Beasley Chu (1996)

12
Genetic Algorithms (1/2)
  • Genetic algorithms (GA) Methods for random
    search based on the evolutionary process of
    species, found in nature.
  • Each possible solution is encoded as a string
    (chromosome). Each character of the chromosome is
    called a gene.
  • The quality of each solution is represented by a
    real valued function defined over the set of all
    chromosomes (fitness function).

13
Genetic Algorithms (2/2)
  • Two of the fittest members of the population are
    selected and combined to produce a new solution
    (crossover). Then a few random genes of the new
    solution are changed (mutation) in order to avoid
    local minima in the search.
  • New individuals replace the weaker members of the
    existing population.

14
Genetic Algorithm for Crew Pairing Optimization
(1/4)
  • Binary String Coding Each chromosome has length
    equal to number of pairings. Each gene
    corresponds to one pairing. If the gene is 1 then
    the corresponding pairing is in the solution,
    otherwise it is not.
  • Fitness Function Si ci gi
    deadheadingPenalty deadheadedFlights
  • ci is the cost if the i-th pairing
  • gi is the value of the i-th gene of the solution
  • deadheadingPenalty is a constant to penalize
    deadheaded flights
  • deadheadedFlights is the number of deadheaded
    flights

15
Genetic Algorithm for Crew Pairing Optimization
(2/4)
  • Selection of Parents based on their order in the
    population, sorted in descending order based on
    their fitness function, not on the absolute value
    of the fitness.
  • Crossover Uniform crossover, i.e. if the i-th
    gene of both parents is 1 (respectively 0) then
    the i-th gene of the offspring is set to 1
    (respectively 0). Otherwise its value is randomly
    selected.
  • Mutation A few genes of the new solution are
    randomly set to 1 or 0 with probability that
    depends on the density (the percentage of genes
    equal to 1) of the fittest individual of the
    population.

16
Genetic Algorithm for Crew Pairing Optimization
(3/4)
  • Correcting the Solution After crossover and
    mutation the new solution might be infeasible.
  • Correction Algorithm The value of some genes is
    changed to 1 until every flight leg is covered
    and the solution becomes feasible. For each
    uncovered leg in the solution, we add a pairing
    that covers that leg. To select one pairing among
    all the pairings which contain that particular
    leg, we use a heuristic that favors pairings of
    low cost that cover as many uncovered legs as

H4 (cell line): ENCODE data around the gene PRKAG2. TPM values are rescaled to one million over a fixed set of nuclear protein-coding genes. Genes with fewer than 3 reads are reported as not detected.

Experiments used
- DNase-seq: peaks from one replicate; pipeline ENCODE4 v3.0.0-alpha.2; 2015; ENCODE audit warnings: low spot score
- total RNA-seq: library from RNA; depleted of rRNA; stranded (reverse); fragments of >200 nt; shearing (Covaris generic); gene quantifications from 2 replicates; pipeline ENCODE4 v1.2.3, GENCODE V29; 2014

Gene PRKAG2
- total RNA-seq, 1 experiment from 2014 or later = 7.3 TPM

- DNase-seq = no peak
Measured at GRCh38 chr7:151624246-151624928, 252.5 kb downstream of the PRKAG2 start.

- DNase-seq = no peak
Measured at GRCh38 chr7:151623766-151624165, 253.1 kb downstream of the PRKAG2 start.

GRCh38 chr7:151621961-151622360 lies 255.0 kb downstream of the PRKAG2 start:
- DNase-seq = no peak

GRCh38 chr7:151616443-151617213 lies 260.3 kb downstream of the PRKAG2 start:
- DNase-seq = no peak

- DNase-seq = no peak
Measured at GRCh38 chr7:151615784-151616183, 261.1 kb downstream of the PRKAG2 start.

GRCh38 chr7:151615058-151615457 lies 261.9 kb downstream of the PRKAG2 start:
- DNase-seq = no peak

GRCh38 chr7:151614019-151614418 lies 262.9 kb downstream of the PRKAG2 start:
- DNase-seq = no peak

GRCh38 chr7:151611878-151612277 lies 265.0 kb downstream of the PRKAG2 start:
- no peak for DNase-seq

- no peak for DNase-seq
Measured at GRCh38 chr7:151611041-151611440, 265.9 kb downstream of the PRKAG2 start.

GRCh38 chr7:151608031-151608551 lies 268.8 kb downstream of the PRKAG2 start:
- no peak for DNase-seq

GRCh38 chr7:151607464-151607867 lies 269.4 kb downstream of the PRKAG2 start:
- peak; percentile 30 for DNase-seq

possible and as few legs already covered as
    possible.

17
Genetic Algorithm for Crew Pairing Optimization
(4/4)
  • Randomly generate an initial population of
    chromosomes.
  • Repeat until a satisfactory solution is reached
  • Select two of the fittest members of the
    population for parents.
  • Apply the crossover operator on the two parents
    to produce a child chromosome.
  • Apply the mutation operator on the child
    chromosome.
  • Correct the child chromosome so that it becomes
    a feasible solution.
  • Select one of the weakest members of the
    population to be replaced.
  • Replace the selected individual with the child.

18
Experimental Results
  • Input data Real data from the flight schedule of
    Olympic Airways (737-200 fleet, April 1998),
    which was composed of 2100 flight legs, passing
    through 29 different airports.
  • Constraints Based on the regulations of the
    Olympic Airlines for cockpit crews.
  • Pairing Generation 22090 legal duties and then
    11981 legal parings were generated and stored.
  • Optimization After 20000 generations a solution
    of cost 976004 and of zero deadheading was found.

19
Progress of the Optimization (1/2)
20
Progress of the Optimization (2/2)
21
Comparison of our Method and Parachute (1/2)
  • We compared our result with the result found by
    the project PARACHUTE, a project that combines
    constraint programming with parallel computing.
    We ran PARACHUTE on the same data set and used
    the same constraints.
  • Our method gave a solution of cost lower by
    194148 (16.5).

22
Comparison of our Method and Parachute (2/2)
23
Conclusions
  • We separated the Crew Pairing Problem in two
    phases.
  • A depth-first search was used in the first phase
    and a genetic algorithm in the second.
  • Experimental results with real data were
    satisfactory improving on previous result and
    showing that the solution is viable.